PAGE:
We've had a lot of rain here lately, can you tell? :3
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Cookie
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Re: Writers and Being Lonely

Post by Cookie » April 28th, 2011, 1:37 pm

Fenris wrote: But I wouldn't know the first thing about publishing, self-publishing, tips and tricks, and marketing, and I wouldn't have met some of my wonderful critique partners/betas. Like everything in life, it's a trade-off, and both sides have their pros and cons.
I'm so flattered, I think I'm going to cry.
I find writer's block is more than happy to eject me now and again. But yes, interesting things do happen when we let our minds wander, don't they? It's just scary when we don't even notice until an idea crops up--where did that come from? How did it get here? What made me think of this and why won't it go away? But then I realize I don't want it to go away and scrabble madly for a notepad to write the idea down on. Life around me is...well, interesting and sporadic, I suppose, and whether that's a good or bad thing probably depends on who you ask.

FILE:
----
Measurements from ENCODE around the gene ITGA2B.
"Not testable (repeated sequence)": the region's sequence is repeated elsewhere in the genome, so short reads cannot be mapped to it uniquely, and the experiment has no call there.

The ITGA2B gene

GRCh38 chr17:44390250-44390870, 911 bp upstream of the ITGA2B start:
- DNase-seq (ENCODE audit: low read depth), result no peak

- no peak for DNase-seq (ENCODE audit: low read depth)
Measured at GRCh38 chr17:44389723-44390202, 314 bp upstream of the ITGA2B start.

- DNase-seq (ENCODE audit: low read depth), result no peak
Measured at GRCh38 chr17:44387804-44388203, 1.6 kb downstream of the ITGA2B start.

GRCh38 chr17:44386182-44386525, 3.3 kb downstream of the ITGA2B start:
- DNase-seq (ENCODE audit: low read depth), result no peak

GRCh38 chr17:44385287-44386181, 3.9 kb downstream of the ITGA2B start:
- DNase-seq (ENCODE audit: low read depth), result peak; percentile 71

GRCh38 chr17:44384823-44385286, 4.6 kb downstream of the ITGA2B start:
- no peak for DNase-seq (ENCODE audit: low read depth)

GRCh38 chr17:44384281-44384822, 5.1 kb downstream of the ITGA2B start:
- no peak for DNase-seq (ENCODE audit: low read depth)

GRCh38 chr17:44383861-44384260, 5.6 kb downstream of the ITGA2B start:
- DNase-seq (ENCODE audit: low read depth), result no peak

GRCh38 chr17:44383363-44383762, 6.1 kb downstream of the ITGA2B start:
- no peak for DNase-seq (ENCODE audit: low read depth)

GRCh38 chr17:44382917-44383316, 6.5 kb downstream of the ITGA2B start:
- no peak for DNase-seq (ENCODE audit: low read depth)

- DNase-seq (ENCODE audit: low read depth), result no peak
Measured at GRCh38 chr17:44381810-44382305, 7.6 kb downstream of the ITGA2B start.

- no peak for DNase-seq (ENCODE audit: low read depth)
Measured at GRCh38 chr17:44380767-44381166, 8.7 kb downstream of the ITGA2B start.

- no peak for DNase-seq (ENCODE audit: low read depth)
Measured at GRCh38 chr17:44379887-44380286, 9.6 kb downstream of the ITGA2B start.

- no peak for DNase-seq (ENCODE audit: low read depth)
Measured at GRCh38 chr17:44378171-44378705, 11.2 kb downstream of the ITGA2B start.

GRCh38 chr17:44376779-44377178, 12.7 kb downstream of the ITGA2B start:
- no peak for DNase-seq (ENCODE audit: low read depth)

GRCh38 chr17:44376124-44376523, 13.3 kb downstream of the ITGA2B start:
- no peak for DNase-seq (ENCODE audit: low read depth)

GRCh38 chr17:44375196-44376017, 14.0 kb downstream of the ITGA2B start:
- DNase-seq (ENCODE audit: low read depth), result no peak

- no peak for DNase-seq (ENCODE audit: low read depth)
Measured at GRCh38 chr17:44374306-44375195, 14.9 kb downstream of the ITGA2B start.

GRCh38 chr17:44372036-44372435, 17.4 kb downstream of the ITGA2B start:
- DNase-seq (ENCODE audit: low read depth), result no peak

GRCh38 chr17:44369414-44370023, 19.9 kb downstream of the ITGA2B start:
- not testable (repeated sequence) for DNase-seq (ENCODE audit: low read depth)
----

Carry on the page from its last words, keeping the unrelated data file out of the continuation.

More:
I don't have that problem. When I get stuck on something, I can usually move on to something else. Usually another medium. Drawing inspires me to write, and writing inspires me to draw. It's kind of an endless circle.

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Re: Writers and Being Lonely

Post by Fenris » April 28th, 2011, 1:43 pm

sierramcconnell wrote:We've had a lot of rain here lately, can you tell? :3
Same here, storms too. When I'm not swimming into town I'm huddling in my house for fear of flying branches and tornadoes. Fun weather, but at least I like the windstorms.
Cookie wrote:It's kind of an endless circle.
Same for me, but rather than drawing/writing it tends to go meditation/writing/piano/writing/etc/writing...and so forth. Maybe it's just me, but I can glean ideas from the smallest things--I once came up with an entire scene while washing the dishes. And hey, I was telling the truth--you and my other crit partners have made my WIP better than I could have alone. Thank you.
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sierramcconnell
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Re: Writers and Being Lonely